Preparations started bright and early at 7AM, so when we arrived at our first stop with the sun blaring down at us, we could feel just how bright and early it really was.
The Lungshan Temple of Manka is arguably the most famous religious temple in Taipei. It boasts of a fusion of Buddhist features and Chinese deities. For our visit, we opted against having a tour guide, so everything we witnessed we interpreted through our own observations. We learned that people regularly came to pray and offer packages of food and delicacies to their gods. Aside from this, citizens and tourists alike paid their respects by bowing in front of sacred artifacts.
One block to the east of the temple, Bopilao Old Street awaited us as our second stop. Bopilao Old Street is the historical walking street and museum with distinct architecture from the Qing Dynasty. In the 90s, the Taiwan Government issued local and foreign contemporary artists to decorate the location, thus explaining the colorful wall art that went across the red bricks. The whole place is divided into three buildings– Story Hall, Education Hall, and Medical Hall. We only visited the Story Hall, but I highly recommend tourists on the go to prioritize this section anyway, since you can easily and quickly learn about the history of Bopilao through the vintage photographs and architectural models available there.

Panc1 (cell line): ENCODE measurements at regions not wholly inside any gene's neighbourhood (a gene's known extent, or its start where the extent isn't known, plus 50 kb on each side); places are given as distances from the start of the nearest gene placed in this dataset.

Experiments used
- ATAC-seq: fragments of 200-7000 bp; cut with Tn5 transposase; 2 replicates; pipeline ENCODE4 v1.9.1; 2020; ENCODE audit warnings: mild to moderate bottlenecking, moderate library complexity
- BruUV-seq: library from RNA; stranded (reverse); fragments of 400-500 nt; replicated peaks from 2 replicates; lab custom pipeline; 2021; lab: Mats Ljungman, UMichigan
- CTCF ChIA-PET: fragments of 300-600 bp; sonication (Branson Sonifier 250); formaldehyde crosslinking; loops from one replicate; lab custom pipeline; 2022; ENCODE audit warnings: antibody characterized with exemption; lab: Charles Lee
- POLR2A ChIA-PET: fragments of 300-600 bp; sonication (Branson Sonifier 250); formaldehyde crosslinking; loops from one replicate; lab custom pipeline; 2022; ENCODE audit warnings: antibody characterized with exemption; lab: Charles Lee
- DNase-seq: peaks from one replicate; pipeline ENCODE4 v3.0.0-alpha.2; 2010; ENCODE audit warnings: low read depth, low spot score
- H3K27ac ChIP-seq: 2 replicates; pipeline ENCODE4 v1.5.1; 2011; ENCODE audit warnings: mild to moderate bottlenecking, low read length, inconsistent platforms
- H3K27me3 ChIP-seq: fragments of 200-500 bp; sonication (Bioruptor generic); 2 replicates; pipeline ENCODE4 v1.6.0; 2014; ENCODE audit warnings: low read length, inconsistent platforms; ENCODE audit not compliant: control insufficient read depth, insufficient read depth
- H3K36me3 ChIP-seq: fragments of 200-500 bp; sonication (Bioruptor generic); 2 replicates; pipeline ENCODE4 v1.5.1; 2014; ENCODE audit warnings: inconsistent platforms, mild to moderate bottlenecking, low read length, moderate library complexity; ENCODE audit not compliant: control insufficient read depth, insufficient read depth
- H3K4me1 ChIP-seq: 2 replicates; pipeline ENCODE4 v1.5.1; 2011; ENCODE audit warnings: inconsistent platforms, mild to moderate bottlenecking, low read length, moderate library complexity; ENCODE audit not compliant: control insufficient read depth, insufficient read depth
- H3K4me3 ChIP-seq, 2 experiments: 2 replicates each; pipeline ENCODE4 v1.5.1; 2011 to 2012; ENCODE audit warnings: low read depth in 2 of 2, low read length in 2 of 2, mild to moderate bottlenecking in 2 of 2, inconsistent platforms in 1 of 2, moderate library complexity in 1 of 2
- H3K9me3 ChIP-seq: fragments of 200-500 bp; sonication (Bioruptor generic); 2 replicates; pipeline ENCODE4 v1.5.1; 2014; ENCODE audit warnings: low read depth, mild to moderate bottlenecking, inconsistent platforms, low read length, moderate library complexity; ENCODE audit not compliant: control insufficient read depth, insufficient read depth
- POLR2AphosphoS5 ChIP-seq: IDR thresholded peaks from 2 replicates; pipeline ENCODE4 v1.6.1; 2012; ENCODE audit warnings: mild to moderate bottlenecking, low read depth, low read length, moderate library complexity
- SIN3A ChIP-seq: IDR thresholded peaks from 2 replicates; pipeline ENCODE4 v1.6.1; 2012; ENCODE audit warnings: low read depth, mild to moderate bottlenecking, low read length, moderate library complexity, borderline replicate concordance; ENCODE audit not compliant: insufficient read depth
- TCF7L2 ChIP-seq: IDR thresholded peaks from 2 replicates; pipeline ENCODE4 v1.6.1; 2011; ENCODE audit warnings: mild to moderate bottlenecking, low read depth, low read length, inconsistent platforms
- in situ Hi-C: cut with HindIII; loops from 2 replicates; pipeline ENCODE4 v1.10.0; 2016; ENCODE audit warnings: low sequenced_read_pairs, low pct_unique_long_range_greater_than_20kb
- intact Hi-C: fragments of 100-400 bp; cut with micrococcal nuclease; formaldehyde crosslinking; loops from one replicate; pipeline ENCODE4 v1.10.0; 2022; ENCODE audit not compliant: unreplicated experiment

It also doesn’t hurt that the nearby alleys have the most Instagram worthy backdrops!
Speaking of Instagram worthy, our third landmark of the day would be a site for artsy millennial tourists. Huashan 1914 Creative Park in the Zhongzheng District is a multi-purpose park used as a creative space for young people with a mutual interest for art and entertainment to gather together.
Immersive galleries, unique coffee shops, local start-ups, and photogenic installments made up a majority of the complex. Personally, we didn’t get to enter any of the paid galleries, so we spent our time here taking pictures and trying out their varied food selections. (As you can see, Ate Bearose and I had quite the field day here!)
As the sun set, so did we for our final visit of the day. With all the walking, we were starving and ready to sate our appetites. We initially planned to have dinner in the Ningxia Night Market in Yangmingshan where tourists and citizens alike gathered at the center of a busy market to explore the dishes different stands had to offer. But unfortunately, the overload of visitors that day made it hard for us to find seats close to our desired kiosk, which we knew would cause a stir with vendors whose tables were reserved for their own customers. Trying to reason with sellers in a language we were unfamiliar with didn’t seem like such a good option, so we instead opted for a Chinese restaurant a few blocks away from the market.